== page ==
to Get the System You Need...And Want
finally made the big decision...you're going to get a new
system. Of course, you have some idea of what you need and
probably what you want, but will you have to settle for less?
management has grown into a 65 billion dollar industry, controlled
by less than 60 large companies internationally. Yet most
of these are betting their futures on software technology
which is completely obsolete.
make the same mistake. Whether you are seeking a system for
a three-truck residential hauling business or a large multi-service
company, the steps to finding one are basically the same.
you have unlimited time and dollars to spend on your new system,
do not consider building it from the ground up on your own.
The software which is currently on the market took years to
build and perfect, and the right vendor will provide customizing
services in most instances.
you choose two or twelve people to serve, you should form
a committee to consider the available options and select the
new system. The personnel who serve on your committee must
represent the functional areas of your organization. They
should also have a fair knowledge of Information Technology
personnel are less than proficient in technological matters,
hire an outside consultant. It is best if you find an individual
who is open-minded and independent, without a predisposition
for a given manufacturer's hardware, operating system or application
you choose should have a broad background in business application
software in general. And, in a perfect world, he or she will
also have knowledge of the waste industry in particular. If
not, your people should be able to bring the consultant up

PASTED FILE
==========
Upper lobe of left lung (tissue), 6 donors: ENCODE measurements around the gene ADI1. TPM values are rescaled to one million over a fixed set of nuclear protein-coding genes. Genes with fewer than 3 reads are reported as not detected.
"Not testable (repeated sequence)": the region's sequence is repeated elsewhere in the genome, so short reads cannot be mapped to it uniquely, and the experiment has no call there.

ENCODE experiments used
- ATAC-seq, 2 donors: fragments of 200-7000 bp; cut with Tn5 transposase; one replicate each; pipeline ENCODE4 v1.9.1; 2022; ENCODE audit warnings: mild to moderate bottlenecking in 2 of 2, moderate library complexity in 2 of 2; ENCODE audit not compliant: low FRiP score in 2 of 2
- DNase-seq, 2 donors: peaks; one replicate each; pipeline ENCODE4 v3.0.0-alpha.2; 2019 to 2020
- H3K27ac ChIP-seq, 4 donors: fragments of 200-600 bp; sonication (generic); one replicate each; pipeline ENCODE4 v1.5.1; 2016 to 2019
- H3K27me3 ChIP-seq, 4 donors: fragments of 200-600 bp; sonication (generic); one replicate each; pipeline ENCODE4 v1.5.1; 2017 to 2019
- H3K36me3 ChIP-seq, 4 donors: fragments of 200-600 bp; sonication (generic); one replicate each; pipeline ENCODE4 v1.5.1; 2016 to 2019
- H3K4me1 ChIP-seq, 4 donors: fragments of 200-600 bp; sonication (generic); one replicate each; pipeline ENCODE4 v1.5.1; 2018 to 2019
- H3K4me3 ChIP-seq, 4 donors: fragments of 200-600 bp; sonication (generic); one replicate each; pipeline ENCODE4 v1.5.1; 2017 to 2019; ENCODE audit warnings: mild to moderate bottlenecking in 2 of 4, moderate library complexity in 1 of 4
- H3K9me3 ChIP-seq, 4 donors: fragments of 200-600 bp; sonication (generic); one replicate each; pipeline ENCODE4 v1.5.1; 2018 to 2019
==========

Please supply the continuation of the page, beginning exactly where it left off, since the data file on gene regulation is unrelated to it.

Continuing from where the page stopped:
to speed about how the industry works.
feel that the consultant is knowledgeable about IT industry
issues as well, such as language environments, operating systems,
databases, etc. You want them to guide you toward solutions
that are here for the long haul and will be able to respond
to the dynamics of change and evolution so prevalent in our
credentials. The customer should have been involved in this
whole system determination-installation process many times.
Ask for references and call them. And beware if the consultant
appears to be predisposed to a given manufacturer's hardware
or software. You are paying this person to be open-minded
most important step in this whole process is defining your
needs. If you don't know what you're looking for, you probably
won't find it.
each area of the business that will be affected by the new
system, and determine the requirements for each. You may want
to confer with people from each area to do this. Have them
also identify what currently works and what doesn't.
Define unique business rules for each area. For instance,
if you provide roll-off services, your pricing rules and metholodologies
may be extremely important to maintain your competitive edge;
define and provide examples with which to test them. Or perhaps
your operations include hauling and disposal of medical waste;
detail the handling and tracking procedures and make sure